Cory Gardner has been busy touting his so-called all-of-the-above energy strategy. But he’s not telling Colorado voters all of the story. Here are five of the biggest facts on energy that Cory Gardner isn’t talking about on the campaign trail:
- He isn’t talking about his campaign contributions from polluting allies like the oil billionaire Koch Brothers.
- He isn’t talking about his votes for subsidies for Big Oil.
- He isn’t talking about his
Minnesota came close to passing the Toxic Free Kids Act (TFKA) in 2014. Close, but not quite. TFKA would have required manufacturer reporting on children's products containing nine toxic chemicals identified by the Minnesota Department of Health as especially harmful to children. The bill would have provided parents with critical information about these toxic chemicals to help them choose safer products for their kids. Who could vote against protecting kids? Well, not many state
We’re seeing more news seemingly every week about the climate-fueled extreme weather that’s affecting every region of the country, from stronger storms and increased flooding to longer droughts, more intense wildfires and record-breaking heat waves. These extreme weather events are devastating our communities and costing businesses and taxpayers money. Thankfully, President Obama and many local businesses are taking action to combat climate change.
In Colorado, the combination of warmer weather and recent rains resulted
Jennifer Allen, Director of LCV's Latino Outreach Program, wrote a new blog on Huffington Post on the importance of the EPA's carbon pollution safeguards to the Latino community.
President Obama and the Environmental Protection Agency (EPA) recently took a bold step forward to act on climate change and protect public health by proposing the first-ever national safeguards limiting carbon pollution from our country's existing power plants. That's not just a victory for the Latino community's stewardship
Monday June 2nd marked a pivotal moment in the fight against climate change when the Environmental Protection Agency (EPA) unveiled its Clean Power Plan, the first-ever national limits on carbon pollution from existing power plants. The plan sets state targets that collectively add up to a 30% reduction in carbon pollution by 2030, and provides a flexible framework that allows states to craft the solutions that work best for them.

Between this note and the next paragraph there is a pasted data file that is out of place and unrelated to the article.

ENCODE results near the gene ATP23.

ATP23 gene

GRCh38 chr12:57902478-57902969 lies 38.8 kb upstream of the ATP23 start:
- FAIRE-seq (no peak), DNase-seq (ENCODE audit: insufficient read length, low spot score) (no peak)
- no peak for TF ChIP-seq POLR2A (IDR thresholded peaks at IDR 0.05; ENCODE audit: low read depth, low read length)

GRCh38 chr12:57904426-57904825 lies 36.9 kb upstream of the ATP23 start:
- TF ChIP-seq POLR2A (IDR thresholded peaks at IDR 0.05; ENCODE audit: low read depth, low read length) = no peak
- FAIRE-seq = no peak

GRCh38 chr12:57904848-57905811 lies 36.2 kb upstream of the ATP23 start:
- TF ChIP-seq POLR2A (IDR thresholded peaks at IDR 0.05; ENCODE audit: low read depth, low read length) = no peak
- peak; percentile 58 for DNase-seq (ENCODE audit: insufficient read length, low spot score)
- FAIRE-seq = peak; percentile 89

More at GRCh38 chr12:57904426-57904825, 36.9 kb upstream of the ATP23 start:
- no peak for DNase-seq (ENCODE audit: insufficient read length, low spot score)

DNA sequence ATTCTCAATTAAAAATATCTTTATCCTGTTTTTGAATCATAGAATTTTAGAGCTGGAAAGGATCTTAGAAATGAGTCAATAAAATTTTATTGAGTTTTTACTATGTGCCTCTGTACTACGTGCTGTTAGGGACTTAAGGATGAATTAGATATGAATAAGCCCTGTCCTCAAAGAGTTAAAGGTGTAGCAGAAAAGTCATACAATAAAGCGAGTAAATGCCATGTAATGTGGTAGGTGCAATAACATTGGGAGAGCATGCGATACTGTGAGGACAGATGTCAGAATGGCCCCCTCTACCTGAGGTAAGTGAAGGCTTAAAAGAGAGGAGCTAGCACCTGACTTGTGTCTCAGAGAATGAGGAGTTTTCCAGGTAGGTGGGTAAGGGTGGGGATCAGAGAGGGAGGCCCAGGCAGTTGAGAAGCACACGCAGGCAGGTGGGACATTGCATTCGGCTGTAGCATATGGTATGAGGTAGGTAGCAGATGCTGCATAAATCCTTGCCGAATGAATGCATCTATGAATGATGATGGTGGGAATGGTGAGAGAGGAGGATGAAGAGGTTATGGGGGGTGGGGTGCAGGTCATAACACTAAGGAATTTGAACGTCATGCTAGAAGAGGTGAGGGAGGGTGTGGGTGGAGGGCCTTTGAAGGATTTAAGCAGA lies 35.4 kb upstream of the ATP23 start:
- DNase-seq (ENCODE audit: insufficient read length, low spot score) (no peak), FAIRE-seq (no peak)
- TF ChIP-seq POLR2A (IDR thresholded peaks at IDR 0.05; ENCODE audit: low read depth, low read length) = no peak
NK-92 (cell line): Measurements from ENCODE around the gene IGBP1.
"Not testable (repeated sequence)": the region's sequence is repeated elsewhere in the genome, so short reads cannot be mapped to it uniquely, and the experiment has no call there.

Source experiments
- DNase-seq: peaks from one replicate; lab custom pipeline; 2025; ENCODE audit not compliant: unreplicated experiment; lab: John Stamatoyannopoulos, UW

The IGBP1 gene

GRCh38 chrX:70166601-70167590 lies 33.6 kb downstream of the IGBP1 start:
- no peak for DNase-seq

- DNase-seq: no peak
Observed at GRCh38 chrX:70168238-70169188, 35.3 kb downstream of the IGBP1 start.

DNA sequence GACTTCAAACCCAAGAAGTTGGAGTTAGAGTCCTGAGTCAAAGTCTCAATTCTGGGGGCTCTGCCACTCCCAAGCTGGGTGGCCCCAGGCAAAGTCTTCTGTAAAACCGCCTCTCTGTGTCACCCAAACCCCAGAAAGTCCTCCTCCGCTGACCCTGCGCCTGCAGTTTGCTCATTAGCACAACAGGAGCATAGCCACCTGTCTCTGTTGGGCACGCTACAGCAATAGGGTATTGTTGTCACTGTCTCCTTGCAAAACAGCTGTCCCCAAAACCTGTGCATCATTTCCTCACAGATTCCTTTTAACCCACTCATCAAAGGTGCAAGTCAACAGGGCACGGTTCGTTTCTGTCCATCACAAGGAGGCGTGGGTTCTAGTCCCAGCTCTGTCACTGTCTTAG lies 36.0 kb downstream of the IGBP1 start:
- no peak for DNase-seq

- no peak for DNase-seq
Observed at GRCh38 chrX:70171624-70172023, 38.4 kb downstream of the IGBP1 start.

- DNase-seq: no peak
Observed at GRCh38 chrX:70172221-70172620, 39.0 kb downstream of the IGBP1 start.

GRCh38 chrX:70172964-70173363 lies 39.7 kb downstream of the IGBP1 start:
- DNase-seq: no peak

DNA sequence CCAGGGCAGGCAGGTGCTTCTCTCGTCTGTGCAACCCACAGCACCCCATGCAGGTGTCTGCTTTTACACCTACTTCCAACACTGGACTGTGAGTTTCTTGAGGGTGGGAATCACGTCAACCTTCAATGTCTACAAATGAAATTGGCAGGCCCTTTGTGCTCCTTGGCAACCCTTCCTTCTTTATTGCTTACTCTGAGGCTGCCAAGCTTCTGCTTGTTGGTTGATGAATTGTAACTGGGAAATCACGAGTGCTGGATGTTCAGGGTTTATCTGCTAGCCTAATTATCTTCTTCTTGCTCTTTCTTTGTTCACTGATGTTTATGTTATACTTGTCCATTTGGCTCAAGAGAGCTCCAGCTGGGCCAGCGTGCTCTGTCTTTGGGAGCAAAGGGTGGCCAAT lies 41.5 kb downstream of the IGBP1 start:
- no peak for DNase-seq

Not surprisingly, corporate polluters and
The EPA’s safeguards limiting carbon pollution from the nation's existing power plants is it not only good policy, it’s also good politics. The American people overwhelmingly support these commonsense safeguards and support candidates who are on the right side of the issues. And they know that opponents are desperate, dirty and outdated. They’re using an outdated playbook that has failed miserably in recent elections. We took on the corporate polluters and the Koch Brothers in
Following the Environmental Protection Agency (EPA) released federal limits on carbon pollution for existing power plants, and many of our top allies in Congress how important these standards are to combat climate change and protect public health. Here is a list of some of their statements, Facebook posts and tweets.
Sen. Mark Udall (CO): "Climate change is threatening Colorado's special way of life. Coloradans have seen firsthand the harmful effects of climate change, including severe
Earlier this month, Congress demonstrated its inability to enact commonsense policy that would have had a substantial impact on America’s clean energy industry. The Senate failed to renew the wind Production Tax Credit (PTC), which would have bolstered the burgeoning clean energy sector, lessened America’s dependence on dirty energy, and nurtured a cleaner environment.
PTC promotes further wind energy development by providing the wind industry with billions in tax incentives. This vote came at a